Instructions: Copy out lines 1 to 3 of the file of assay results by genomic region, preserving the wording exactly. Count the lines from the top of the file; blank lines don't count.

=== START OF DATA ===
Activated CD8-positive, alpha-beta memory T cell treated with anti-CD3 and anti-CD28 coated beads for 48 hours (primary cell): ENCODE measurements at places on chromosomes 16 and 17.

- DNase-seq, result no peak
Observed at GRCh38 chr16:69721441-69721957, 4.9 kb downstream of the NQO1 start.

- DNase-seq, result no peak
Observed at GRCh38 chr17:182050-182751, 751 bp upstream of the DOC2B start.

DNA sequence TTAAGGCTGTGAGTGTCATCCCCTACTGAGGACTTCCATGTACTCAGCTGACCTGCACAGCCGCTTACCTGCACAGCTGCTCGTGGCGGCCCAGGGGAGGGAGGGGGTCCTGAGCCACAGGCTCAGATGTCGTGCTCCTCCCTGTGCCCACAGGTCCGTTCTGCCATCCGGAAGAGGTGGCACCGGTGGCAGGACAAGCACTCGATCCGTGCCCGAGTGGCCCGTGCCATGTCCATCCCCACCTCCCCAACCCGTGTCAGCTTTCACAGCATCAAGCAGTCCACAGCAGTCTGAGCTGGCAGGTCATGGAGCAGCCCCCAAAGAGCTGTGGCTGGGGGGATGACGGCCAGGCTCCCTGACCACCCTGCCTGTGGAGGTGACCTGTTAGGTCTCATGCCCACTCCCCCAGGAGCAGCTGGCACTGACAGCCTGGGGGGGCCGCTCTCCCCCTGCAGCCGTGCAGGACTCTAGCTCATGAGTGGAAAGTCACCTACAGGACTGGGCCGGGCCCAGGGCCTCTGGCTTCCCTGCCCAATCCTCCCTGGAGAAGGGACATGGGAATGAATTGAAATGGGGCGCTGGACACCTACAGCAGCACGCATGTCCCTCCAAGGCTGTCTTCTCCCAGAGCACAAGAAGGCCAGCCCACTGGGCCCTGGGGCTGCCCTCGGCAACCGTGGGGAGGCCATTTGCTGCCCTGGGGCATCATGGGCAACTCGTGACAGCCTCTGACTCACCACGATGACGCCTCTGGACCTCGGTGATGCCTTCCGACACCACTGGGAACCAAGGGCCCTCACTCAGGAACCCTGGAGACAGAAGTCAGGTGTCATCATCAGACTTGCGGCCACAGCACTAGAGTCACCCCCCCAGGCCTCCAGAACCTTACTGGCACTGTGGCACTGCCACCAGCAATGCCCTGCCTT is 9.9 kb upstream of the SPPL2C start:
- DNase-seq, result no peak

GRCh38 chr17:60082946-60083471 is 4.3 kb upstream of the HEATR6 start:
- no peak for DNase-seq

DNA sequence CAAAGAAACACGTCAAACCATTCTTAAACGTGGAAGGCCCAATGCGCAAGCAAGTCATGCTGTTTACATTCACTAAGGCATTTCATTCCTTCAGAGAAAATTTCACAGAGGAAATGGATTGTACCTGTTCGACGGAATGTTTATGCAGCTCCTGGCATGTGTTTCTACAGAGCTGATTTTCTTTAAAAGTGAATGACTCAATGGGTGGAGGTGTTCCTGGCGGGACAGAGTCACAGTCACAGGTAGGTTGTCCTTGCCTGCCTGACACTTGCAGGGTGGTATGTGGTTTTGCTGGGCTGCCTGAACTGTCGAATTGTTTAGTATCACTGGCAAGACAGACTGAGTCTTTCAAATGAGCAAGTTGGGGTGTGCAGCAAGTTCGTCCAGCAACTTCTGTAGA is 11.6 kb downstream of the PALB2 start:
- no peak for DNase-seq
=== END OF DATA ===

Activated CD8-positive, alpha-beta memory T cell treated with anti-CD3 and anti-CD28 coated beads for 48 hours (primary cell): ENCODE measurements at places on chromosomes 16 and 17.

- DNase-seq, result no peak
Observed at GRCh38 chr16:69721441-69721957, 4.9 kb downstream of the NQO1 start.